Why YOU need a Certification Strategy

How compliance efforts go wrong

Clients call when they have problems. They sent some product to a certification body, some tests were done and the product failed. Now what? Usually the delivery date for the certified product is approaching quickly, and no time is available to react. Delivery is delayed and the customer is upset. The business may even be lost.

This process goes wrong for a number of reasons:

  1. The end goal for the certification and the intermediate requirements were not considered
  2. The certification body chose the standard, and the manufacturer had no idea what the standard required
  3. The samples were not carefully prepared for the certification body
  4. Information was missing or partially missing

Certification Motivation

What motivates a manufacturer to certify a product? The decision to certify comes about for a variety of reasons, including:

  1. Legal requirement for the market
  2. Customer request
  3. Liability limitation
  4. Marketing advantage over competitor’s offerings

I’ve talked about the differences between CE Marking and traditional Certification processes in a number of articles, including this one recently, so I won’t repeat myself here. In Canada, Federal [1, 125(m)(iii)] and Provincial law [2, 113] requires anyone selling an electrical product to ensure that it bears an electrical safety mark, and this is supported in the Canadian Electrical Code [3, 2-024]. This requirement is often overlooked in the industrial / commercial market where post-installation equipment inspection, called “Field Evaluation”, is common.

In the US, each State has a slightly different approach, so you will need to check out the requirements in the states where your product is sold so that you can ensure compliance with the local requirements. From a workplace perspective, the US OSHA requires that all electrical products used in the workplace bear a mark from a Nationally Recognized Testing Laboratory (NRTL) [5].

Certifying your product provides some degree of liability limitation, in that it shows that you met the minimum legal requirements for your marketplace. To really limit your liability effectively, you will need to do more than just meet the minimum requirements, and you will need documentation of everything done to meet or exceed those requirements.

If you offer certified products in a market where this is uncommon, you have a marketing advantage as long as your customers understand the advantages certified product brings. If certification is rare in your markets, you may need to undertake some educational marketing to help customers “get it”.

Another key point needs to be considered: Product volume. Certification costs money and takes time. If you are selling less than 200 units per year of a given product in your line, certification for that product is unlikely to be feasible. For product volumes from one to 200 units per year, Field Evaluation provides a much more time and cost effective way to get your product marked.

The diagram shows the general process flow for this activity. If you are choosing to use Field Evaluation instead of Certification, substitute “Field Evaluation” wherever you see “Certification” in the diagram.

Flow chart showing certification process flow.
Certification Process Flow

Selecting standards

Selecting the “right” standard for your product can be a challenge, especially in the industrial market where products are often highly specialized, “one-off” products. In many of these cases, no standard that specifically covers the product may exist. For relatively simple products, or for products that are very common, like TV’s, computers, and audio-video equipment, there are “Product Family” standards that specifically cover these types products.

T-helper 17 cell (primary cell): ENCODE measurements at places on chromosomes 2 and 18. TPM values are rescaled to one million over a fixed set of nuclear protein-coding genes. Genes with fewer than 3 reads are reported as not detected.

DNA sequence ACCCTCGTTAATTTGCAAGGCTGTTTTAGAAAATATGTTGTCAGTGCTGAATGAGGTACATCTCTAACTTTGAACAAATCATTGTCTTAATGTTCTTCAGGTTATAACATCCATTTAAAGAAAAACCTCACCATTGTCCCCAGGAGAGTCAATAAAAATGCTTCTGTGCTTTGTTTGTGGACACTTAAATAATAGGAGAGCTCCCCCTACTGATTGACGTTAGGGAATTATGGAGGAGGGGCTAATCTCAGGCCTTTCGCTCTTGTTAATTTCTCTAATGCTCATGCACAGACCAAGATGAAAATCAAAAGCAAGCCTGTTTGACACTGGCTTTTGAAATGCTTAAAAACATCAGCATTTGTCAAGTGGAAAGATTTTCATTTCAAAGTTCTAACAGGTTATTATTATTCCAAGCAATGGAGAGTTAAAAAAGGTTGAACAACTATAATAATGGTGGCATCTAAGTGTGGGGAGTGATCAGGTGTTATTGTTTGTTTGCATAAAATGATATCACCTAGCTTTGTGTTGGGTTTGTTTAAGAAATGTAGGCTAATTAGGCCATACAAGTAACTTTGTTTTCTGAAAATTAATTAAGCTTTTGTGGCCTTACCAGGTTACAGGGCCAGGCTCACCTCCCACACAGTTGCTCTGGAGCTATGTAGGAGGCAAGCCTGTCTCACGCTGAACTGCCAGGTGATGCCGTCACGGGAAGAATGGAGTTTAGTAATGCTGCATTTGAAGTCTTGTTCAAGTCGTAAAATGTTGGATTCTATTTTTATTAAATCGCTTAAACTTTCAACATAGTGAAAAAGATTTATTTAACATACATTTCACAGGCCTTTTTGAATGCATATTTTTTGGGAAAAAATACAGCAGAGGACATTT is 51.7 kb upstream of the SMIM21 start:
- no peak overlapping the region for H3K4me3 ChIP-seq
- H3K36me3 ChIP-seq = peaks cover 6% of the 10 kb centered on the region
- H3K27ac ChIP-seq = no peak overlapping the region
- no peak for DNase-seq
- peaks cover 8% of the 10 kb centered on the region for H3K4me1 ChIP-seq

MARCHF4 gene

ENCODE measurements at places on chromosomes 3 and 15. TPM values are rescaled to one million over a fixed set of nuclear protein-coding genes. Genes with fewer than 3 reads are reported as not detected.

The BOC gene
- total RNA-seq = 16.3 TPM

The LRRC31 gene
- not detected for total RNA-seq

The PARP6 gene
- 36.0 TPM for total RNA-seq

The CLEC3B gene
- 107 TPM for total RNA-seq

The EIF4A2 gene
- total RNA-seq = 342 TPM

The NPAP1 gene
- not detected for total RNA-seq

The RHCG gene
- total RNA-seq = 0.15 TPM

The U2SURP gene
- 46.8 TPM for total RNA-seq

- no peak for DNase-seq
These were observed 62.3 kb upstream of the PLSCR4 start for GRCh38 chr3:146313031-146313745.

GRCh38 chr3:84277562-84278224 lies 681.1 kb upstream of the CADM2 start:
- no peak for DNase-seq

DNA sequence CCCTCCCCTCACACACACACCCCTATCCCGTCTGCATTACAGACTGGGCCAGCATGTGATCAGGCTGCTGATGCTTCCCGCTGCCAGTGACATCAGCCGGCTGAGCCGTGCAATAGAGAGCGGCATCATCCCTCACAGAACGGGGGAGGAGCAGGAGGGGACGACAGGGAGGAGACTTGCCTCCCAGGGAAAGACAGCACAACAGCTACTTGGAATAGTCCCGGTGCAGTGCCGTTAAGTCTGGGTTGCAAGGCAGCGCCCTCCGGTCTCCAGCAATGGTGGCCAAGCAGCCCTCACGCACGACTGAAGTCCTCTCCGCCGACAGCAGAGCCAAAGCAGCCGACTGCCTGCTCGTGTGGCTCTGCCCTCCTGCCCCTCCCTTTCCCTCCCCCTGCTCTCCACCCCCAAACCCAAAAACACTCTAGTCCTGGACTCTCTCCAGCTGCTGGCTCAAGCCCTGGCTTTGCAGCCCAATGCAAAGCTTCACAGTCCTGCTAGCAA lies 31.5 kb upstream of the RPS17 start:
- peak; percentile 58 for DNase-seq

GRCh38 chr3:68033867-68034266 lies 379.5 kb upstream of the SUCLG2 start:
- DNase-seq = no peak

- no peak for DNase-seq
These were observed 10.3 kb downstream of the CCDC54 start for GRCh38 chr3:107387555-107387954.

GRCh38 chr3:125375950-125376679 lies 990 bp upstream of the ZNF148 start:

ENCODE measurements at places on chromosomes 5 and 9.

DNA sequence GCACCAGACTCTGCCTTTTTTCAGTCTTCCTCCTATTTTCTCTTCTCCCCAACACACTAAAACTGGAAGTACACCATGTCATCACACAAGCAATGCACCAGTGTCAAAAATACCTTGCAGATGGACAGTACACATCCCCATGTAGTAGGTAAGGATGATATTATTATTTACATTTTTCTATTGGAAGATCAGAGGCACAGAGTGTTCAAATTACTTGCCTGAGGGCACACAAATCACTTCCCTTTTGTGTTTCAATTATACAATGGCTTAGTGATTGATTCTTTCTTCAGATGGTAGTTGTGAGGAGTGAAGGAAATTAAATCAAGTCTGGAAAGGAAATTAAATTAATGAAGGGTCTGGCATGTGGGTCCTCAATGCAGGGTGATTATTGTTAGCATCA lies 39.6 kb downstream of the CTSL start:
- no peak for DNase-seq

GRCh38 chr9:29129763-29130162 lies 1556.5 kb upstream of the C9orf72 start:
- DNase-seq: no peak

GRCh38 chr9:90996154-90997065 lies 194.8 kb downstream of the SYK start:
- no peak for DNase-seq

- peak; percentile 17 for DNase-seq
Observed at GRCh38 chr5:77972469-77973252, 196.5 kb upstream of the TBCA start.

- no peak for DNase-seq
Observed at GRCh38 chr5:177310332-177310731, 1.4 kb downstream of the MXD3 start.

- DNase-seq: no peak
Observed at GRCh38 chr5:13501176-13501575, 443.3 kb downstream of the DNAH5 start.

Not every standard is a certification standard. Most of the certification standards are focused on electrical and fire safety. The concerns are the prevention of electrical shock, arc flash, and fire. Certification standards will typically include specific tests that must be passed to show compliance with the requirements. Design standards, on the other hand, will provide general performance requirements and sometimes prescriptive feature requirements, but no test requirements. This is typical in the industrial machinery sector where standards like CSA Z432 [6] and the ANSI B11 family [7] of standards apply. In these cases, you may be able to have the product certified for electrical safety, but not for machinery safety. This does not eliminate corporate liability for the machinery hazards, requiring manufacturers to be knowledgeable and diligent in applying design standards.

Developing a Certification Strategy

To develop a sound strategy, I recommend a “bottom-up” approach. To apply this idea, start with the bill of materials for the product. Look first at the purchased products: How many of these items are either already certified by their manufacturer? All of the certified items can be eliminated from further consideration for the moment. Next, consider the purchased but un-certified products. Contact all of your suppliers to determine which of these products can be purchased certified, and adjust the bill of materials to reflect the part numbers for the certified versions.

Now, the harder part. All of the remaining items on the bill of materials need to be looked at for certification. Anything that cannot or need not be certified, e.g., nuts and bolts, other mechanical parts that are not pressure bearing, can be excluded from consideration. You now have a short list of uncertified components that require certification.

For each item on the short list, research the standards available. The Scope of the standards will help guide you regarding their applicability. Once you have a matched list of components and standards, you can extend that research to include the top level product.

Now you have the beginning of a compliance strategy. The next piece of the puzzle involves the internal evaluation of each component against the standards chosen. This give you the ability to revise your thinking, either of the standard you chose or of the design and construction of the component. Making good choices at this stage to either correct issues found in the design or construction of the component, or in the selection of the standard, can save you huge amounts of time and effort once the certification body gets involved.